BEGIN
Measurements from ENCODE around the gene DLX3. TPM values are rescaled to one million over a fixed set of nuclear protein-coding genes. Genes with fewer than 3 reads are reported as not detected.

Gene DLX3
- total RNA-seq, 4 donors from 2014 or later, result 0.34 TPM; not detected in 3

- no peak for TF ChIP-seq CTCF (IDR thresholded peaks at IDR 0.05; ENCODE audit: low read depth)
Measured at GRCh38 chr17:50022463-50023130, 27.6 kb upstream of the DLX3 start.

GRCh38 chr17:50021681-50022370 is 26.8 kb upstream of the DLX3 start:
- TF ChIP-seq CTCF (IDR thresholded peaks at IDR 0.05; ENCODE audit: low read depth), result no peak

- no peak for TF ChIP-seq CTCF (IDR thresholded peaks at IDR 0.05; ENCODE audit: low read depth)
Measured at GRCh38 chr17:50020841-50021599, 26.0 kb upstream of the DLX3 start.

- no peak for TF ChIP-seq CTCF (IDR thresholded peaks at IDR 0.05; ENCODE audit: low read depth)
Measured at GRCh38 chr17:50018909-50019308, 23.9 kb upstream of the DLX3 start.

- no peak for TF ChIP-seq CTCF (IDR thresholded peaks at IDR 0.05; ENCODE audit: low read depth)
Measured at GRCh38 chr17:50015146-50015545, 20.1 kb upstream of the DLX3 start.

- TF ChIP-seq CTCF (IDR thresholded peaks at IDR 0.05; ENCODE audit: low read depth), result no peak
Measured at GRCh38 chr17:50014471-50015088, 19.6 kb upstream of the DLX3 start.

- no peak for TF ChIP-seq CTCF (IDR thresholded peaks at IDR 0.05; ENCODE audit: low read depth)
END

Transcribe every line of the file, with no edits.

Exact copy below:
Measurements from ENCODE around the gene DLX3. TPM values are rescaled to one million over a fixed set of nuclear protein-coding genes. Genes with fewer than 3 reads are reported as not detected.

Gene DLX3
- total RNA-seq, 4 donors from 2014 or later, result 0.34 TPM; not detected in 3

- no peak for TF ChIP-seq CTCF (IDR thresholded peaks at IDR 0.05; ENCODE audit: low read depth)
Measured at GRCh38 chr17:50022463-50023130, 27.6 kb upstream of the DLX3 start.

GRCh38 chr17:50021681-50022370 is 26.8 kb upstream of the DLX3 start:
- TF ChIP-seq CTCF (IDR thresholded peaks at IDR 0.05; ENCODE audit: low read depth), result no peak

- no peak for TF ChIP-seq CTCF (IDR thresholded peaks at IDR 0.05; ENCODE audit: low read depth)
Measured at GRCh38 chr17:50020841-50021599, 26.0 kb upstream of the DLX3 start.

- no peak for TF ChIP-seq CTCF (IDR thresholded peaks at IDR 0.05; ENCODE audit: low read depth)
Measured at GRCh38 chr17:50018909-50019308, 23.9 kb upstream of the DLX3 start.

- no peak for TF ChIP-seq CTCF (IDR thresholded peaks at IDR 0.05; ENCODE audit: low read depth)
Measured at GRCh38 chr17:50015146-50015545, 20.1 kb upstream of the DLX3 start.

- TF ChIP-seq CTCF (IDR thresholded peaks at IDR 0.05; ENCODE audit: low read depth), result no peak
Measured at GRCh38 chr17:50014471-50015088, 19.6 kb upstream of the DLX3 start.

- no peak for TF ChIP-seq CTCF (IDR thresholded peaks at IDR 0.05; ENCODE audit: low read depth)